Given that the name of this site in Engaged Marriage, I think that today’s parenting post is rather fitting, as I want to talk to you about another aspect of engaging in your marriage – and that would be being fully engaged with your children.
But, before we get into that, you’re probably wondering what might make me an expert in parenting.
Who Is This Guy?
I’m not an expert. I don’t have any degrees that relate, nor have I devoured stacks of books.
However, as with most things in life, I’m learning as I go along. My wife and I are doing the best we can for our two little girls. Sure, we’ve learned by doing our share of reading on the topic, but parenting is just one of those things that you truly have to experience.
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And it’s that experience – and the mistakes that we’ve learned from – that I’m hoping to share with you here.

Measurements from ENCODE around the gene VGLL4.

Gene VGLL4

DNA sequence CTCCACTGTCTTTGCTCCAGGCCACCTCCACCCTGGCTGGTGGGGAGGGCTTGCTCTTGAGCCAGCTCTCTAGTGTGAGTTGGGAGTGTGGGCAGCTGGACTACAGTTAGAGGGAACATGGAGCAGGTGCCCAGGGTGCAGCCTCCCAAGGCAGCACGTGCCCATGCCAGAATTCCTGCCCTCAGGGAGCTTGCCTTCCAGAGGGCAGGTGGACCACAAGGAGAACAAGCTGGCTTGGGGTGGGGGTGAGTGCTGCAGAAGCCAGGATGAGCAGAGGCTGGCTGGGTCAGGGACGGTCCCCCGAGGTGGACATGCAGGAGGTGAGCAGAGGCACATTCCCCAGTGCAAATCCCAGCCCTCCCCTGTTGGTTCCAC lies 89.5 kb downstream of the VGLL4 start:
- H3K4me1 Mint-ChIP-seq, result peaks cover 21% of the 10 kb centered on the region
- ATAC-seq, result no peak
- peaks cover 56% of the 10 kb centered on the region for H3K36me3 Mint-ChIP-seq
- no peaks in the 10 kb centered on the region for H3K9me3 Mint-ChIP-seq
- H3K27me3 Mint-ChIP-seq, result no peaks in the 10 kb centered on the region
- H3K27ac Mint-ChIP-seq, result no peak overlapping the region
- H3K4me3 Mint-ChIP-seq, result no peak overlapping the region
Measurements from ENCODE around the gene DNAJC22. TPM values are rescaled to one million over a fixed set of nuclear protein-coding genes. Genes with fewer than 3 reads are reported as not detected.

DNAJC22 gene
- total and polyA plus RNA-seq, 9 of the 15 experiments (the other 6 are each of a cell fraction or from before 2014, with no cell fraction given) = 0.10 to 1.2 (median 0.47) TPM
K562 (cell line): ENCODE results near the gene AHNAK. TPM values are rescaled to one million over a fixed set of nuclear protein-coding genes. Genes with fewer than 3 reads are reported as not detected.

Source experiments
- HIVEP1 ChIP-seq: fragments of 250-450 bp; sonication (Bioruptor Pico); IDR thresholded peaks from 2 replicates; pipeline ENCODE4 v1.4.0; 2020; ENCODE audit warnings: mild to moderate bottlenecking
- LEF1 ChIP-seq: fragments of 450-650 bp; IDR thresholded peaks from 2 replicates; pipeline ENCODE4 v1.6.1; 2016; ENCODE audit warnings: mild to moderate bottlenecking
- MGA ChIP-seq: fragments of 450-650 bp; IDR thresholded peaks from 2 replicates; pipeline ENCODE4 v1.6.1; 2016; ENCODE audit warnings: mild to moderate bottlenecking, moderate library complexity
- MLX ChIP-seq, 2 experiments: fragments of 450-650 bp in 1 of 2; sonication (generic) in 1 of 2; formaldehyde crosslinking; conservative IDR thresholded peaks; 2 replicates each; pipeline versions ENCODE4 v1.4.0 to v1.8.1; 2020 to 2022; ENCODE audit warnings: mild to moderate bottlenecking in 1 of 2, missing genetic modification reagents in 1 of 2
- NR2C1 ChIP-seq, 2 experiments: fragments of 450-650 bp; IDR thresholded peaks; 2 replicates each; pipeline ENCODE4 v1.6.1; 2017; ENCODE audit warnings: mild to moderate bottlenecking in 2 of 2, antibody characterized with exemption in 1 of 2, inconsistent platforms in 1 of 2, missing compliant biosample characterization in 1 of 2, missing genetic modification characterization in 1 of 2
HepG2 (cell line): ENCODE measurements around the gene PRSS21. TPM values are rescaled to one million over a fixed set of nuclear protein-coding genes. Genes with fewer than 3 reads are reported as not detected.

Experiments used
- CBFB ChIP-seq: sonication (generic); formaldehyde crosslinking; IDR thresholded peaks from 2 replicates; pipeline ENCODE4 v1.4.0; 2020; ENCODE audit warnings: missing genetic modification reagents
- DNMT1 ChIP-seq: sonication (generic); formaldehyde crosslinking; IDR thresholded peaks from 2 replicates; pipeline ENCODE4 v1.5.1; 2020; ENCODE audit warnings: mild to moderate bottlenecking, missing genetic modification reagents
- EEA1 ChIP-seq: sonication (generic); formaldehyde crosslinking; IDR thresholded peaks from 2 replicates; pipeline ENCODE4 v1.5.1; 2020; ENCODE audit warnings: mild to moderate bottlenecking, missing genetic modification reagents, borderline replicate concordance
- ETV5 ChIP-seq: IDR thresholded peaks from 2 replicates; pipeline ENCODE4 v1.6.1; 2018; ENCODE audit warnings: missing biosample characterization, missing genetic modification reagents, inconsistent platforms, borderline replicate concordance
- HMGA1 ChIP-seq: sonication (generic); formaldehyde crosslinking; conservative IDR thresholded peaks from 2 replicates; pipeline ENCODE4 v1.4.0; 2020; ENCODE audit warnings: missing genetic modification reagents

Back to my original premise of engaging with our children.
We’ve always had distractions in our lives – our jobs, chores around the house, errands that need running, things of that nature. More recently, of course, we’ve had all manner of mobile devices (phones, iPods, and tablets) crop up that many of us carry everywhere we go. And it’s those devices that can cause us to become disengaged from our children.
When our oldest was still relatively little (under 6 months old, say), I would often rock her to sleep at night. Of course, once she was asleep on my shoulder, I couldn’t immediately lay her down, as the odds were she would wake up. I needed to wait awhile to ensure she was truly asleep.